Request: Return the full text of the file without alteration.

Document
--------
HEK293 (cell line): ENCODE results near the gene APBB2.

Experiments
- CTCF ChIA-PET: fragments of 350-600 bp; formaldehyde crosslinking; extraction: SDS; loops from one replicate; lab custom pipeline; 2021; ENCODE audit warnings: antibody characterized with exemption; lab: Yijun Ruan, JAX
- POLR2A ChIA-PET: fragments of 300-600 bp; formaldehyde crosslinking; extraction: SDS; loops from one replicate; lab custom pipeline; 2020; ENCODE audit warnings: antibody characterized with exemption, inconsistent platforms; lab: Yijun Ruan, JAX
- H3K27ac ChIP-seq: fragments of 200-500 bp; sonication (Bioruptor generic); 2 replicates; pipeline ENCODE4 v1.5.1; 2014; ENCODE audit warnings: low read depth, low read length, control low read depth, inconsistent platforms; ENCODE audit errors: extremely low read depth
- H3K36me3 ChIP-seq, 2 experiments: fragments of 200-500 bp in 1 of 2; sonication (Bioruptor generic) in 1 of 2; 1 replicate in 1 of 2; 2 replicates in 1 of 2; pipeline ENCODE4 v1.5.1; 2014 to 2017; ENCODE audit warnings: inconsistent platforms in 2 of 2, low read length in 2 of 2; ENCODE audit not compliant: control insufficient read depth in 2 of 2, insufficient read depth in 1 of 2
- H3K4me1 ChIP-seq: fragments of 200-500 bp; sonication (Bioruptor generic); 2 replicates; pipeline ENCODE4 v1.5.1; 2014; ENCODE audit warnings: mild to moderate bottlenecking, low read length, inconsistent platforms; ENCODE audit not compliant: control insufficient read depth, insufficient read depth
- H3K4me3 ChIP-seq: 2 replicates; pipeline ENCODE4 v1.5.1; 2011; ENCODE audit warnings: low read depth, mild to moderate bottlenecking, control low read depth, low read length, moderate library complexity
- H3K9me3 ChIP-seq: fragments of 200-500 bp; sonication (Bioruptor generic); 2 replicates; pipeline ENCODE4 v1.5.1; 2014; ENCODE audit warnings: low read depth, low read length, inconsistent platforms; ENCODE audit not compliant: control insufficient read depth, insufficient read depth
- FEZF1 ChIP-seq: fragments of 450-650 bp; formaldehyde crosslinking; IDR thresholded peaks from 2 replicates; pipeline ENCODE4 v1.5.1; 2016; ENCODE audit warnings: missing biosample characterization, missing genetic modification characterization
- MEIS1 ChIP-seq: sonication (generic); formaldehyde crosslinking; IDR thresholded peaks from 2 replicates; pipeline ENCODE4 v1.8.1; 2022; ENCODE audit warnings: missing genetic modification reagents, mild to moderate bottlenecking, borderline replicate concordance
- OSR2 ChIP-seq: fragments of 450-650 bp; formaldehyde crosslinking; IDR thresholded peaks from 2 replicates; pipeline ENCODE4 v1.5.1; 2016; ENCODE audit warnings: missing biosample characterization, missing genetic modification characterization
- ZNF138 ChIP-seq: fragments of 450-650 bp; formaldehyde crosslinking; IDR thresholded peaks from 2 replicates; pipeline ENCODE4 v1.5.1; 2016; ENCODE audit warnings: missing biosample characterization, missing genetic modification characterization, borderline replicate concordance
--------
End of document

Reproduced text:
HEK293 (cell line): ENCODE results near the gene APBB2.

Experiments
- CTCF ChIA-PET: fragments of 350-600 bp; formaldehyde crosslinking; extraction: SDS; loops from one replicate; lab custom pipeline; 2021; ENCODE audit warnings: antibody characterized with exemption; lab: Yijun Ruan, JAX
- POLR2A ChIA-PET: fragments of 300-600 bp; formaldehyde crosslinking; extraction: SDS; loops from one replicate; lab custom pipeline; 2020; ENCODE audit warnings: antibody characterized with exemption, inconsistent platforms; lab: Yijun Ruan, JAX
- H3K27ac ChIP-seq: fragments of 200-500 bp; sonication (Bioruptor generic); 2 replicates; pipeline ENCODE4 v1.5.1; 2014; ENCODE audit warnings: low read depth, low read length, control low read depth, inconsistent platforms; ENCODE audit errors: extremely low read depth
- H3K36me3 ChIP-seq, 2 experiments: fragments of 200-500 bp in 1 of 2; sonication (Bioruptor generic) in 1 of 2; 1 replicate in 1 of 2; 2 replicates in 1 of 2; pipeline ENCODE4 v1.5.1; 2014 to 2017; ENCODE audit warnings: inconsistent platforms in 2 of 2, low read length in 2 of 2; ENCODE audit not compliant: control insufficient read depth in 2 of 2, insufficient read depth in 1 of 2
- H3K4me1 ChIP-seq: fragments of 200-500 bp; sonication (Bioruptor generic); 2 replicates; pipeline ENCODE4 v1.5.1; 2014; ENCODE audit warnings: mild to moderate bottlenecking, low read length, inconsistent platforms; ENCODE audit not compliant: control insufficient read depth, insufficient read depth
- H3K4me3 ChIP-seq: 2 replicates; pipeline ENCODE4 v1.5.1; 2011; ENCODE audit warnings: low read depth, mild to moderate bottlenecking, control low read depth, low read length, moderate library complexity
- H3K9me3 ChIP-seq: fragments of 200-500 bp; sonication (Bioruptor generic); 2 replicates; pipeline ENCODE4 v1.5.1; 2014; ENCODE audit warnings: low read depth, low read length, inconsistent platforms; ENCODE audit not compliant: control insufficient read depth, insufficient read depth
- FEZF1 ChIP-seq: fragments of 450-650 bp; formaldehyde crosslinking; IDR thresholded peaks from 2 replicates; pipeline ENCODE4 v1.5.1; 2016; ENCODE audit warnings: missing biosample characterization, missing genetic modification characterization
- MEIS1 ChIP-seq: sonication (generic); formaldehyde crosslinking; IDR thresholded peaks from 2 replicates; pipeline ENCODE4 v1.8.1; 2022; ENCODE audit warnings: missing genetic modification reagents, mild to moderate bottlenecking, borderline replicate concordance
- OSR2 ChIP-seq: fragments of 450-650 bp; formaldehyde crosslinking; IDR thresholded peaks from 2 replicates; pipeline ENCODE4 v1.5.1; 2016; ENCODE audit warnings: missing biosample characterization, missing genetic modification characterization
- ZNF138 ChIP-seq: fragments of 450-650 bp; formaldehyde crosslinking; IDR thresholded peaks from 2 replicates; pipeline ENCODE4 v1.5.1; 2016; ENCODE audit warnings: missing biosample characterization, missing genetic modification characterization, borderline replicate concordance